Desmond deals with all this through the stories of the tenants, which after a slow start (I was about 100 pages in before becoming sure I’d finish) become quite compelling. You can’t help but feel bad for these messed-up people and their poor kids. And the stories do an excellent job of illustrating the problems low-income tenants face, as they spend their days searching frantically for housing, only to lose it – sometimes for good reason, sometimes not. This will be an eye-opener for a lot of readers and I’m glad to see it getting the attention it deserves.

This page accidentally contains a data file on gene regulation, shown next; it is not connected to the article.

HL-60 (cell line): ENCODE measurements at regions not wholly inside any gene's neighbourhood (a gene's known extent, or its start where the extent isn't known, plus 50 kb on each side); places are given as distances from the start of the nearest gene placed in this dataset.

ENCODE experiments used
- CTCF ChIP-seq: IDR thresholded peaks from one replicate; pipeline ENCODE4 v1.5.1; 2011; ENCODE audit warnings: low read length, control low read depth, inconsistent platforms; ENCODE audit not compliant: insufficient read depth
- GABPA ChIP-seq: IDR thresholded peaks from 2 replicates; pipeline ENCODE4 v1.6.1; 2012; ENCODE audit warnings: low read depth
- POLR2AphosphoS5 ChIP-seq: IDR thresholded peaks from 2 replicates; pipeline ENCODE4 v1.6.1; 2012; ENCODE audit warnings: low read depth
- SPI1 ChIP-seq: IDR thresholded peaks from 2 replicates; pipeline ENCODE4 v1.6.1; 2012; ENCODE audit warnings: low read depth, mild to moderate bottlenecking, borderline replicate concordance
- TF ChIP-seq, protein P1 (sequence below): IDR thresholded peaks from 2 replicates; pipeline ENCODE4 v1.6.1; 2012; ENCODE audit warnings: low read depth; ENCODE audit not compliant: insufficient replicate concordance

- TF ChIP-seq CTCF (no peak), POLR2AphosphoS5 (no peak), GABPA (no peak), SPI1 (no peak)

Interestingly, the book spends a fair amount of time on the landlords’ point-of-view, but they never become sympathetic. They are oddly open about their moneymaking schemes: for instance, Tobin, the absentee owner of the trailer park, uses the “Handyman Special,” meaning he gives away the trailers, then charges tenants $500 a month in “lot rent” (for the land the trailer is on). This makes the tenants, as owners of the trailers, responsible for all upkeep and repairs, but ownership gets them nowhere because, if evicted from the land, they lack the money to move the trailers (even if they’re worth enough to move) or anyplace to move them to. So he gets to reclaim them as “abandoned property” and start all over with new tenants. Meanwhile Sherrena, the inner-city landlady, seems to have really opened up to the author, but it’s not a pretty picture: she files spiteful evictions against people who’ve offended her to make their housing search more difficult, and complains that tenants with nowhere to go are “selfish” for not moving out faster. Even the attempts to humanize her by showing her personal life backfire; she enjoys eating out, vacations in Florida and Jamaica, and gambling, i.e., living large off the desperate people whose stories comprise the majority of the book.